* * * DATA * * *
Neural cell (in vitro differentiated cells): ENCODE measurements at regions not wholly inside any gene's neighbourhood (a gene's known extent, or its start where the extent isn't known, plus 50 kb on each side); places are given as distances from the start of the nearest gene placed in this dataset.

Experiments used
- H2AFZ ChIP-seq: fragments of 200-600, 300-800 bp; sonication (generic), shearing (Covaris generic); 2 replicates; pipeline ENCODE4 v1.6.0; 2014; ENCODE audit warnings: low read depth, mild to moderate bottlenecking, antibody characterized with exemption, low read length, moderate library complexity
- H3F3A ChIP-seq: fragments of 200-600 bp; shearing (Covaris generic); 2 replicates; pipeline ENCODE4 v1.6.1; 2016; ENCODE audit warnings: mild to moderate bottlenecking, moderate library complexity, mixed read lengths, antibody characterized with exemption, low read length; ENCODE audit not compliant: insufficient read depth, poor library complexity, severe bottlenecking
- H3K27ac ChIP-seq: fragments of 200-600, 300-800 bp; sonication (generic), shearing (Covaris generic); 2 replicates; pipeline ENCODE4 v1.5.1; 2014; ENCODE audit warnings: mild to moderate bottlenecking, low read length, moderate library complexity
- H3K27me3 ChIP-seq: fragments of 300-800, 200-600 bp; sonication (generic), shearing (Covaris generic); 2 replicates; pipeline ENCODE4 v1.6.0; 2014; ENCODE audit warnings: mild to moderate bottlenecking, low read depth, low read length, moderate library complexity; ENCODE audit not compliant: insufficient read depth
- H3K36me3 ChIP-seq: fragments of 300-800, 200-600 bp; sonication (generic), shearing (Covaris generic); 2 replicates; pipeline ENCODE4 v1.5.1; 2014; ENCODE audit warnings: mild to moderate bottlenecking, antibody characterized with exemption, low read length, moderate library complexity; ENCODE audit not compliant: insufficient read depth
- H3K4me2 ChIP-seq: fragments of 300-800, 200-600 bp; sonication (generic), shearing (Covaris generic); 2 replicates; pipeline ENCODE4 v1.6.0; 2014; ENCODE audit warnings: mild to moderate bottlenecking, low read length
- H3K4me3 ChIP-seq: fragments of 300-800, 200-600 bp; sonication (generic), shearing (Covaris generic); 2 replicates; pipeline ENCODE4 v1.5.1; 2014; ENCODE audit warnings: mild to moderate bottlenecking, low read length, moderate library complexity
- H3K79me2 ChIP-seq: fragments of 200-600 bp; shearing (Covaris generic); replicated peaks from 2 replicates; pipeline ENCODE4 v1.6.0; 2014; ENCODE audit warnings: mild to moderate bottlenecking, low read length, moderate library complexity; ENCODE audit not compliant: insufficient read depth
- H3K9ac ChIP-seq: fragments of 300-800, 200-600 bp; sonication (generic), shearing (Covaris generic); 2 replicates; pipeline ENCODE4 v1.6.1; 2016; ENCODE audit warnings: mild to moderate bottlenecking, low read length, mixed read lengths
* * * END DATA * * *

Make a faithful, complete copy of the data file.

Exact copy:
Neural cell (in vitro differentiated cells): ENCODE measurements at regions not wholly inside any gene's neighbourhood (a gene's known extent, or its start where the extent isn't known, plus 50 kb on each side); places are given as distances from the start of the nearest gene placed in this dataset.

Experiments used
- H2AFZ ChIP-seq: fragments of 200-600, 300-800 bp; sonication (generic), shearing (Covaris generic); 2 replicates; pipeline ENCODE4 v1.6.0; 2014; ENCODE audit warnings: low read depth, mild to moderate bottlenecking, antibody characterized with exemption, low read length, moderate library complexity
- H3F3A ChIP-seq: fragments of 200-600 bp; shearing (Covaris generic); 2 replicates; pipeline ENCODE4 v1.6.1; 2016; ENCODE audit warnings: mild to moderate bottlenecking, moderate library complexity, mixed read lengths, antibody characterized with exemption, low read length; ENCODE audit not compliant: insufficient read depth, poor library complexity, severe bottlenecking
- H3K27ac ChIP-seq: fragments of 200-600, 300-800 bp; sonication (generic), shearing (Covaris generic); 2 replicates; pipeline ENCODE4 v1.5.1; 2014; ENCODE audit warnings: mild to moderate bottlenecking, low read length, moderate library complexity
- H3K27me3 ChIP-seq: fragments of 300-800, 200-600 bp; sonication (generic), shearing (Covaris generic); 2 replicates; pipeline ENCODE4 v1.6.0; 2014; ENCODE audit warnings: mild to moderate bottlenecking, low read depth, low read length, moderate library complexity; ENCODE audit not compliant: insufficient read depth
- H3K36me3 ChIP-seq: fragments of 300-800, 200-600 bp; sonication (generic), shearing (Covaris generic); 2 replicates; pipeline ENCODE4 v1.5.1; 2014; ENCODE audit warnings: mild to moderate bottlenecking, antibody characterized with exemption, low read length, moderate library complexity; ENCODE audit not compliant: insufficient read depth
- H3K4me2 ChIP-seq: fragments of 300-800, 200-600 bp; sonication (generic), shearing (Covaris generic); 2 replicates; pipeline ENCODE4 v1.6.0; 2014; ENCODE audit warnings: mild to moderate bottlenecking, low read length
- H3K4me3 ChIP-seq: fragments of 300-800, 200-600 bp; sonication (generic), shearing (Covaris generic); 2 replicates; pipeline ENCODE4 v1.5.1; 2014; ENCODE audit warnings: mild to moderate bottlenecking, low read length, moderate library complexity
- H3K79me2 ChIP-seq: fragments of 200-600 bp; shearing (Covaris generic); replicated peaks from 2 replicates; pipeline ENCODE4 v1.6.0; 2014; ENCODE audit warnings: mild to moderate bottlenecking, low read length, moderate library complexity; ENCODE audit not compliant: insufficient read depth
- H3K9ac ChIP-seq: fragments of 300-800, 200-600 bp; sonication (generic), shearing (Covaris generic); 2 replicates; pipeline ENCODE4 v1.6.1; 2016; ENCODE audit warnings: mild to moderate bottlenecking, low read length, mixed read lengths